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53 Antitrust L.J. 1045 (1984-1985)
Enforcement, Criminal Sanctions and Private Actions

handle is hein.journals/antil53 and id is 1145 raw text is: ENFORCEMENT, CRIMINAL SANCTIONS AND
Member of the New York Bar
It is my task to help you weigh the risks of exploiting commercial
opportunities and assess the weight of the other side of the scale-
namely, the impact of losing.. Necessarily, this must be part of the op-
portunity/risk equation. Put another way, risk-taking is more appropriate
when, for example, there is no criminal exposure.
Let us turn first to enforcement of the Robinson-Patman Act by the
Federal Trade Commission.
In the 1950s and 1960s, there was an avalanche of complaints by the
Federal Trade Commission against sellers alleging violations of Sections
2(a), (c), (d) and (e). The toy industry, the automotive parts industry and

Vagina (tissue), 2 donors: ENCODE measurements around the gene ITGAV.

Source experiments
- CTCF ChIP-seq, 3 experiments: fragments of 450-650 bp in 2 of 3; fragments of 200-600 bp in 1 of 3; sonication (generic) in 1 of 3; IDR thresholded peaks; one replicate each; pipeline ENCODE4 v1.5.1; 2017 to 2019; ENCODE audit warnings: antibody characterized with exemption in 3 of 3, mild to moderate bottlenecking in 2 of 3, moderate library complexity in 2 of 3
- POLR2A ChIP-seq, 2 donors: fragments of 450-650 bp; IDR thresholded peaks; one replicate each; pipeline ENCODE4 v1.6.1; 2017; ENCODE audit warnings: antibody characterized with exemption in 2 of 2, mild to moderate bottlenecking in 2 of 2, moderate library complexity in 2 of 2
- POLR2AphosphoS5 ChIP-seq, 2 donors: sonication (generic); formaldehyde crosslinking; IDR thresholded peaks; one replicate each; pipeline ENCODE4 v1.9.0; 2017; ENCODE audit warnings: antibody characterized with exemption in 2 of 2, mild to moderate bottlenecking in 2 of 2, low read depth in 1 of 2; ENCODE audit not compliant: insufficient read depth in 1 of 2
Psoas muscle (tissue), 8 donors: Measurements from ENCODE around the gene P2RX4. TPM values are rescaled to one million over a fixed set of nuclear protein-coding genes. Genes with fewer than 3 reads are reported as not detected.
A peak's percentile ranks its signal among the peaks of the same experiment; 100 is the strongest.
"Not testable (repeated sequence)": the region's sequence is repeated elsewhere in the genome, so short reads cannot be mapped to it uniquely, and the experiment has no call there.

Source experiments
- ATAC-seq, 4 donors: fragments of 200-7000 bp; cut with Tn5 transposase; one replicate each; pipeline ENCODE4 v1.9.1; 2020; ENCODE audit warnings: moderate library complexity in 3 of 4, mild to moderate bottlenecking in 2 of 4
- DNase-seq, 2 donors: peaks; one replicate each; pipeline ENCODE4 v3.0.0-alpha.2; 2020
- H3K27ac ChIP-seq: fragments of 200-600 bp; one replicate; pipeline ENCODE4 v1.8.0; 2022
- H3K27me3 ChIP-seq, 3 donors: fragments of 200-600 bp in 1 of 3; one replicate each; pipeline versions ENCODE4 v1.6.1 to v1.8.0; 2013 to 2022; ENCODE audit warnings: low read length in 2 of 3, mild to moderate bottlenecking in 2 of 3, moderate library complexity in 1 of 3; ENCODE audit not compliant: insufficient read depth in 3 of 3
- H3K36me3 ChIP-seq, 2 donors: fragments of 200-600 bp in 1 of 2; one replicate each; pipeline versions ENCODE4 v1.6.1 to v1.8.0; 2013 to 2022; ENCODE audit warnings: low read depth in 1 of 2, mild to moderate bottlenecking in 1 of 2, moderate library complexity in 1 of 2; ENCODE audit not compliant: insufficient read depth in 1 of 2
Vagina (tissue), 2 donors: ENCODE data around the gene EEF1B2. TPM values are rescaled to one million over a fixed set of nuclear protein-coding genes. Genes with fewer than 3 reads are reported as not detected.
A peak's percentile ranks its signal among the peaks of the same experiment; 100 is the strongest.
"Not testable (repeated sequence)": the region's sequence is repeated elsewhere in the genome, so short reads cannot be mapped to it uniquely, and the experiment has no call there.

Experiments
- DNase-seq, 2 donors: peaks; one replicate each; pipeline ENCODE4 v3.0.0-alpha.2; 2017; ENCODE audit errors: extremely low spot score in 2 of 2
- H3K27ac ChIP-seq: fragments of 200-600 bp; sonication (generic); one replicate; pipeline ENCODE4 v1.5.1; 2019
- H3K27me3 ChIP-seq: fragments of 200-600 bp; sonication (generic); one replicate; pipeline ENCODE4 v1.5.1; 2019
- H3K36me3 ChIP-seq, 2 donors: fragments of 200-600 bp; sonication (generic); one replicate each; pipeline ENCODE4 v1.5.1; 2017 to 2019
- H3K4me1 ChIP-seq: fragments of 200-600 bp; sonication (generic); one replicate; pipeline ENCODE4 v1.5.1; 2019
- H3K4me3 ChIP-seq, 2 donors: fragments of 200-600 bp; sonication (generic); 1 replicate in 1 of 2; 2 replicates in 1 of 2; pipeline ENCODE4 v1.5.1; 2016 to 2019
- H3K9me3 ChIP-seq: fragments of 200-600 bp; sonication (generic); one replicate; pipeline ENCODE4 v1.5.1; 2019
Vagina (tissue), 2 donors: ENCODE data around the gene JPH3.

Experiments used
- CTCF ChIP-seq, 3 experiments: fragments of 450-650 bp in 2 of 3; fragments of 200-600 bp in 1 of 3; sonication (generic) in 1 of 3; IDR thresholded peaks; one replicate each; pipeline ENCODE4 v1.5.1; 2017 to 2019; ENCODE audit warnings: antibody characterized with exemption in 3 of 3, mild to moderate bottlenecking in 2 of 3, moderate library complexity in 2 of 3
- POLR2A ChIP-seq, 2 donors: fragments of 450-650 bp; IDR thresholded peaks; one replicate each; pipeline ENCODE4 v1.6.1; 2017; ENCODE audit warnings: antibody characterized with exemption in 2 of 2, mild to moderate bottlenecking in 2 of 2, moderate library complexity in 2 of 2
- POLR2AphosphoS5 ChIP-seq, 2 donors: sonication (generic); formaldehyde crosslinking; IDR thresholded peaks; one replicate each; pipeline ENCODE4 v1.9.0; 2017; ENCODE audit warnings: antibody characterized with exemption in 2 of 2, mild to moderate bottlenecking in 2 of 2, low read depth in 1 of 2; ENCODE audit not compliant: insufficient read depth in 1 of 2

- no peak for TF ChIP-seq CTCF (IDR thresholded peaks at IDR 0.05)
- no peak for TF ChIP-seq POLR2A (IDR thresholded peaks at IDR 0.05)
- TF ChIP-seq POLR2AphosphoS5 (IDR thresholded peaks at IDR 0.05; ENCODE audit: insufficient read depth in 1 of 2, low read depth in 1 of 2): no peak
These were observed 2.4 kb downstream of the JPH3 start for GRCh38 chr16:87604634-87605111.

the garment industry were among those that were particular lightning
rods for the FTC's wrath.'
The result was overwhelming condemnation by academics, economists
and the organized bar, and almost uniform applause by the courts.
Then, in the late 1960s-not the 1980s, mind you-there was a dra-
matic turnaround. Miles Kirkpatrick, a dedicated and talented antitrust
lawyer who had been head of the ABA Antitrust Section, became Chair-
man of the Commission. Economists began to be heard at the Commis-
sion. The new thinking was that Robinson-Patman was actually
anticompetitive. Enforcement came to a grinding halt. And that has been
the story ever since.2 Here is one issue on which former Chairman Pert-
See Rowe, The Federal Trade Commission's Administration of the Antiprice Discrimination Law-
A Paradox of Antitrust Policy, 64 COLUM. L. REV. 415, 430 (1964).
POLICY AND LAW, Volume I at 41 (1980) (illuminating the paucity of FTC proceedings
since 1969).


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